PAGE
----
These demographics indicate that a range of programs and educators were reached through this method of data collection. The programs grant degrees ranging from Associate's to Doctoral. It would appear that there is some bias toward Doctoral programs as community colleges and other smaller institutions are under-represented in the sample.

The sample included more men than women, as might be expected given statistics regarding internet usage (Stanton, 1998).  However, these statistics would also predict that a sample of internet users would be younger than the general population (Couper, 2000). In the current survey 60% of the respondents were older than 45. The methods used in identifying the contact people for various programs most likely resulted in the names of department heads and senior faculty. This could be expected to be an older population. This appears to be verified by the fact that the majority of respondents hold Full or Associate faculty ranks.

Faculty Opinions

Several areas were examined in the survey. One group of questions asked about time demands and rewards for developing online courses. Other questions asked respondents to give their opinion about the value of distance education. Another Another group of questions focused on tenure and professional development issues. Perceptions of institutional support were also assessed. Finally, respondents were asked about the current distance offerings and any plans to move toward distance courses in the future.

At this time, only the raw data is presented. A modification of this survey will be offered to a larger sample so the following results are preliminary. Each of the following items was assessed on a seven point scale anchored at one end by "very strongly agree" which was coded as one. "Very strongly disagree," which was coded as a seven, was at the other end of the scale. Mean scores and the actual wording of each question are included below. Lower scores indicate agreement with the statement.

Time Demands and Motivation to Develop Online Courses

  MEAN
 
Online courses place greater demands on the time and effort of the instructor.
 
2.46

 
My teaching style will not be effective in an online course.

 
4.17

 
Additional compensation would motivate me to develop an online course.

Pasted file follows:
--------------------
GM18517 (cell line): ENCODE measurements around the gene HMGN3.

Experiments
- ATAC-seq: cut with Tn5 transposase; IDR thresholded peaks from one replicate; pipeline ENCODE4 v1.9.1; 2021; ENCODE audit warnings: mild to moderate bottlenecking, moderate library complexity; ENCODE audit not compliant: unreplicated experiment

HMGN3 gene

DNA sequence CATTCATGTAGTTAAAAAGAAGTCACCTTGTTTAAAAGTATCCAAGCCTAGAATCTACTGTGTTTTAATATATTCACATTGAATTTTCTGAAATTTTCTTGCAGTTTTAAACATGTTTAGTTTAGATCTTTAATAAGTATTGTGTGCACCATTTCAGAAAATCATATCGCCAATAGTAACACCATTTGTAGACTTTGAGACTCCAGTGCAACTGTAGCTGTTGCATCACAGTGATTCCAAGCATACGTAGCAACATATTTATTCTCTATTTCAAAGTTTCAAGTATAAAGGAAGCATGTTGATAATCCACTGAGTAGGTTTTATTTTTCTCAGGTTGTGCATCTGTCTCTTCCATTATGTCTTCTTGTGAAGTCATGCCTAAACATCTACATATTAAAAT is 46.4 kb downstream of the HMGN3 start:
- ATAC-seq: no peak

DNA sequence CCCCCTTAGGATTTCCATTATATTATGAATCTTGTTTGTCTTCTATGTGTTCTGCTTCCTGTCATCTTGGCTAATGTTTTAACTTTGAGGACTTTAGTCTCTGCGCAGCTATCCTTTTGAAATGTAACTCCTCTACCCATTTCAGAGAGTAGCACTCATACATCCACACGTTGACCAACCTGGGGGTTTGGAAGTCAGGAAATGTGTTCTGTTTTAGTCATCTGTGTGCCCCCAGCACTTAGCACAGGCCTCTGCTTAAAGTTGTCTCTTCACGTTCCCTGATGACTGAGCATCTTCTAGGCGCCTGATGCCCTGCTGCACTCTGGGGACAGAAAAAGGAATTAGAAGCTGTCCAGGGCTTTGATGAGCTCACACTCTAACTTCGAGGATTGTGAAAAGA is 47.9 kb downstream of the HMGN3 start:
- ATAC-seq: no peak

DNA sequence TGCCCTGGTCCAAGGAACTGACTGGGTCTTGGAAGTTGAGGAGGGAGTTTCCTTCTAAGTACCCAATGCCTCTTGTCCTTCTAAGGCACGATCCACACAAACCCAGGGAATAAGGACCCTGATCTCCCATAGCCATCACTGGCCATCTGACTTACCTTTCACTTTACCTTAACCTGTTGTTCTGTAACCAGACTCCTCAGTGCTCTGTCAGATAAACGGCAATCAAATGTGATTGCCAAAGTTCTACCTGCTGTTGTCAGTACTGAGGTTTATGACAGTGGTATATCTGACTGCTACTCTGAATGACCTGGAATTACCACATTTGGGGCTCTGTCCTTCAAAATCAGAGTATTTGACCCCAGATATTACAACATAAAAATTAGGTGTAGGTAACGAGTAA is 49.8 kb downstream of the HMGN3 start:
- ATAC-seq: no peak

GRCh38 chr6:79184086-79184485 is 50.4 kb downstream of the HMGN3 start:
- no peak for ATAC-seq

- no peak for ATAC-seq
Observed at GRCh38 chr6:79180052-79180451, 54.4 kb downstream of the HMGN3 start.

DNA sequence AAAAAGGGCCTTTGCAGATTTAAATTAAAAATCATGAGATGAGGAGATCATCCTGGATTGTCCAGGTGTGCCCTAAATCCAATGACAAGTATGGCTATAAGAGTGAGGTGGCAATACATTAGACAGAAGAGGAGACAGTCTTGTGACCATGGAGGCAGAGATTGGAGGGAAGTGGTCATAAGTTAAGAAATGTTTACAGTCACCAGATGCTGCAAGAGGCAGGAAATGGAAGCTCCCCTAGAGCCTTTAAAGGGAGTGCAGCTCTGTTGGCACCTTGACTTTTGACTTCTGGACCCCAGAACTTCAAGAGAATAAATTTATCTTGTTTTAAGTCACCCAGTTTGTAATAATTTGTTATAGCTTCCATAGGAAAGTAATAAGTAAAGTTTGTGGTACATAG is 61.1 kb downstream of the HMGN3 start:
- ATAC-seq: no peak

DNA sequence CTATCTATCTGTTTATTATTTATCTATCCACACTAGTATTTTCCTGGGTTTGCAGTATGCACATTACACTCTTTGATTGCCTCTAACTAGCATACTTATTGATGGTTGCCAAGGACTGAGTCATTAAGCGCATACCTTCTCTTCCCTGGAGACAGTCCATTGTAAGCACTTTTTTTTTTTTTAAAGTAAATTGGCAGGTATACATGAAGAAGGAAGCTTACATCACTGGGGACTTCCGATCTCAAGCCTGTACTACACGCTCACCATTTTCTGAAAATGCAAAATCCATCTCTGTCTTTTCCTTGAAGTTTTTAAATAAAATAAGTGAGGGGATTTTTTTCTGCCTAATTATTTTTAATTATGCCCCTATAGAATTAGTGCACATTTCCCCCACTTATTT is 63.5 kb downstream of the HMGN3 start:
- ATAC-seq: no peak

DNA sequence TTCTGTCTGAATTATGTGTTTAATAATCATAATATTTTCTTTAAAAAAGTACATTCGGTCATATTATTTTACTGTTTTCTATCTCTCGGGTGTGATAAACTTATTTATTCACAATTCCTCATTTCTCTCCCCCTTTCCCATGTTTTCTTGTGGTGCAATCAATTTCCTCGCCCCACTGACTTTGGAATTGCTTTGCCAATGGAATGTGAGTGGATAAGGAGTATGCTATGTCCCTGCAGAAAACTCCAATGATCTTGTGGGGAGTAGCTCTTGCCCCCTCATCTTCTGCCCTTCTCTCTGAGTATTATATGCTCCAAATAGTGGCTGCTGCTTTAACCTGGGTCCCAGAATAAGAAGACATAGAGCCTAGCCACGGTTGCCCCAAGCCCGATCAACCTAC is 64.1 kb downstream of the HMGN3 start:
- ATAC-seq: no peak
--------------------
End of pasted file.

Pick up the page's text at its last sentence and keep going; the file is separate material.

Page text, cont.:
2.96

 
Addition release time would motivate me to develop an online course.
 
3.06

 
Concerns about copyright and ownership issues have discouraged me from teaching online.
 
4.39

 

Value of Distance Education

Online courses are inferior to courses offered in a traditional classroom environment.
 
4.02

 

In an online course I would miss the face-to-face opportunities available in a traditional classroom.
 
2.54

 

Online courses offer greater flexibility for educators.

 

3.24

 

I value the opportunity to serve non-traditional students through distance education.  
 
3.07

 

Online courses give me the opportunity to interact more frequently with students.
 
4.17

 

Tenure Related Issues

Untenured faculty should be discouraged from online teaching.

 

4.19

 

Research expectations should be reduced for faculty who are developing and teaching online courses.
 
3.70

 

Faculty reward structures should place a higher value on innovation and technological change.
 
3.20

 

Promotion and tenure policies should be altered to reward innovative efforts to teach online.
 
3.67

 

Professional Development

My professional prestige and status is enhanced by the ability to teach online.
 
4.17

 

The ability to develop and teach online makes me more marketable.
 
3.43

 

Institutional Support

My institution offers the training and support needed to prepare an online course.
 
3.48

 

Senior faculty support efforts to develop online course material.

 

4.48

 

My institution offers adequate support for faculty interested in distance education.
 
4.07

 

My Dean and/or Chair supports efforts to develop online course material.
 
3.39

 

Other Issues

Most courses in the criminal justice curriculum can be taught online.
 
4.00

 

Web-based courses are most appropriate for lower division students.
 
4.85

 

Web-based courses are most appropriate for upper division students.
 
3.96

 

A faculty member should not be asked to teach more than one distance course per year.
 
3.80

 

Our pool of prospective students is sufficient to support a distance Master's degree program.
 
3.94

 

Our pool of prospective students is sufficient to support a distance Bachelor's degree program.  
 
3.63

 

Distance Education Experience and Plans

Faculty were asked whether they have taught, or plan to teach, FULL COURSES online:

 

Frequency

Percent

3-5 years

10

18.2

1-2 years

6

10.9

Plan in 3-5

1

1.8

Plan in 1-2

11

20.0

No experience or plans

25

45.5

Total

53

96.4

Faculty were asked whether they have, or plan to, INTEGRATE ONLINE MATERIALS in traditional courses:

 

Frequency

Percent

3-5 years

14

25.5

1-2 years

22

40.0

Plan in next 3-5

3

5.5

Plan in next 1-2

5

9.1

No experience or plans

9

16.4

Total

53

96.4

Faculty were asked about the highest level of online offering CURRENTLY AVAILABLE  in their department:

 

Frequency

Percent

Online graduate program

4

7.3

Online undergraduate program